Yes, I know in these days of budget cuts and Common Core and EOGs, watching basketball is probably not the most efficient use of time. But the fact that this is still done, even in some parts of North Carolina, makes me proud. The ACC tourney is a big part of who we are; it's a major part of our identity. Heck, I remember teachers using the tournament as a way to enhance teaching. One teacher -- in the days before Google Maps -- had her students determine how far it was from College Park, Md., to Tallahassee, Fla. (Ah, the old, "new" ACC.) And I may be reaching here, but if for a couple of days each March, some students in some rural N.C. schools actually got interested in the idea of going to college, then what is wrong with that?

Yes, this probably honestly nothing more than nostalgia that warms my heart. But so be it. As my buddy James Curle said over at Riddick & Reynolds a few years ago, "If you're a teacher in one of these pockets who insists on still watching the tournament in class. God bless."


Thursday, February 06, 2014


To quote Charles Barkley, this is just "turrble."

Dump trucks and backhoes filed into Duke Energy’s Dan River power plant Tuesday as officials worked to plug a leaking storage pond that dumped enough coal ash into the river to fill 20 Olympic swimming pools [according to the Charlotte Observer]. 
Pond water continued to leak from a 48-inch stormwater pipe that broke Sunday, washing at least 50,000 tons of ash carried by 24 million gallons of water into the Dan. Coal ash contains metals that can be toxic at high concentrations.
It’s not clear why the reinforced concrete pipeline broke. Built in the 1960s, it runs beneath the unlined ash pond – the only one of Duke’s 14 North Carolina ash ponds with such a pipe beneath it. A power plant in Indiana also has a pipe under its ash pond. 
While Duke has said no downstream problems have been reported, at least one water customer of the Dan River watershed took immediate steps to protect its water supply from any contamination. 
Virginia Beach, Va., cut off all pumping from Lake Gaston, a massive downstream reservoir that straddles the state line. The lake also supplies water to the Virginia cities of Norfolk and Chesapeake.

It certainly sounds like it could be much worse; however, you never want to hear of a river being described as "ugly gray," as Tiffany Haworth, the executive director of the Dan River Basin Association, told the Observer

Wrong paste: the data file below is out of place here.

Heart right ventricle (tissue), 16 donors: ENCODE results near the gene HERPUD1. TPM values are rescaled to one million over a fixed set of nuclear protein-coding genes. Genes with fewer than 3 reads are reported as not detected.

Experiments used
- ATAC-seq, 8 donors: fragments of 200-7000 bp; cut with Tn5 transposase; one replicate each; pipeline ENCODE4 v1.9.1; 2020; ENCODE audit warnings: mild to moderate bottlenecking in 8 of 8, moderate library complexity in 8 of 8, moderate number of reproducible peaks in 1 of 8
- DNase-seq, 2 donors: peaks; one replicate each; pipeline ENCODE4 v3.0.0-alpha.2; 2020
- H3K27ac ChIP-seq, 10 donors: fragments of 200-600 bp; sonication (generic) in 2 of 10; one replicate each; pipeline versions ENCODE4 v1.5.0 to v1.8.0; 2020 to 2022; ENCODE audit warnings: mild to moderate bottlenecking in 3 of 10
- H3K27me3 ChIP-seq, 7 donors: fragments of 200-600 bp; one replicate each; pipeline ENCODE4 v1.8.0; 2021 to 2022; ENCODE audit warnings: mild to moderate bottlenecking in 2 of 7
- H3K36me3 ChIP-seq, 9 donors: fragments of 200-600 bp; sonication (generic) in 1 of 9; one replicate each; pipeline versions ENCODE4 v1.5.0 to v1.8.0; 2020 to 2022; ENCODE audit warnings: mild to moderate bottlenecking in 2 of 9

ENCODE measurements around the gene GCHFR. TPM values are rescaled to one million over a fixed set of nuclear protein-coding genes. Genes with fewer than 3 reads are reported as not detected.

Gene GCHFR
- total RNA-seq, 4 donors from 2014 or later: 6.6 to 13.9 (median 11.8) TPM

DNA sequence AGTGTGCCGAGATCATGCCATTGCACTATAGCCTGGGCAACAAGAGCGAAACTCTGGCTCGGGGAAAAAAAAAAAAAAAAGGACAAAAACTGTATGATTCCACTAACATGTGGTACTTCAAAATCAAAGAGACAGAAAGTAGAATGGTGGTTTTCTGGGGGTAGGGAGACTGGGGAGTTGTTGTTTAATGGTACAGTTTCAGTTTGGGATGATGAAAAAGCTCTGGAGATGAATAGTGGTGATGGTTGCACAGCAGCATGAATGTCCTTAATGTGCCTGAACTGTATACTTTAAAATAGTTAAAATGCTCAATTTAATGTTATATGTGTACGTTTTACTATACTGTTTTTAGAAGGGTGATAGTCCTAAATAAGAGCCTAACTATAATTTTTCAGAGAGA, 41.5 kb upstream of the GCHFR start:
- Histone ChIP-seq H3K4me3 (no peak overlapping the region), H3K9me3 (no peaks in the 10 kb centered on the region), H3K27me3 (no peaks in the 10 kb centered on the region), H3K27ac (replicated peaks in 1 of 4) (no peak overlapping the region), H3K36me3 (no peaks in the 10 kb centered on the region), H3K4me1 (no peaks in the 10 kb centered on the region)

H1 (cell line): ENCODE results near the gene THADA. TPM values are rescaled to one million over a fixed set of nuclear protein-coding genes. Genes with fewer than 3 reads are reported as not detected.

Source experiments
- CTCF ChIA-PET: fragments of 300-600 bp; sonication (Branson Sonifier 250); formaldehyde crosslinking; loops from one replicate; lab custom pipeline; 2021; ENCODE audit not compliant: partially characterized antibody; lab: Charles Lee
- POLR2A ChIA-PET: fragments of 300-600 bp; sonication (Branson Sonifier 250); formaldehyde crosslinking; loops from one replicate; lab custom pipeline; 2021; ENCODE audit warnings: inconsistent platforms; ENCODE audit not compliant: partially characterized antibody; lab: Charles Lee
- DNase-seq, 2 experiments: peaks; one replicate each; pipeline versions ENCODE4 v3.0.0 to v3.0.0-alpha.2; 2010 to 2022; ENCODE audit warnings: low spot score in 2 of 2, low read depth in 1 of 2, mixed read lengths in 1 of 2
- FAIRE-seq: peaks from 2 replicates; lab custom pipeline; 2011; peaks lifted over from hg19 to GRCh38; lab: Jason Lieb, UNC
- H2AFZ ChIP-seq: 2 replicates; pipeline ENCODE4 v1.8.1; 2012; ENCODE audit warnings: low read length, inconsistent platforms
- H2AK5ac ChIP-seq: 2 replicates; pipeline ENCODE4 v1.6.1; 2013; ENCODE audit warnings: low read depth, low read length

“It is a very, very sad day,” Haworth said.

Read more here:

Read more here:

Read more here:

Monday, January 06, 2014

Heavenly North Carolina

Back before Halloween, we piggy-backed on the work of Jonathan Hull, who compiled an interesting map that showcases "devilish" or "hellish"  places through the United States.  Here in North Carolina, we can chuckle at place names such as Kill Devil Hills or Seven Devils or even Hell Swamp.

Well, Hull is at it again. He put together a map (aimed at the Christmas holiday season) to capture the "Heavenly" or even "Christmasy" places throughout the country. Again, N.C. shows up strong, according to The Atlantic Cities.

Hull has now release a map "of place names inspired by all things heavenly -- from New York's Christmas Knob to Illinois's Christian County to North Carolina's Holy Ghost Drive."

A quick zoom in of Hull's map shows the following in our fair state:
  • Eden
  • Edenton
  • Edenhouse Point
  • Santa Claus Lane
  • St Clair Creek
  • Angel Ridge
  • Temple Terrace Lake
  • God's Blue Bird Lane
  • Heaven's Door
  • St Pauls
  • St Andrew's College Lake
  • And several more, I'm sure.

BTW, here is a shot (via The Atlantic Cities) of Holy Ghost Drive, right here in North Carolina.

Tuesday, December 17, 2013

Rock HOF passes on Dunn's Wray

In the end, it was probably a long shot. Still, we hoped that Link Wray would find a spot in the Rock and Roll Hall of Fame with the 2014 class. We promoted it, and others did as well.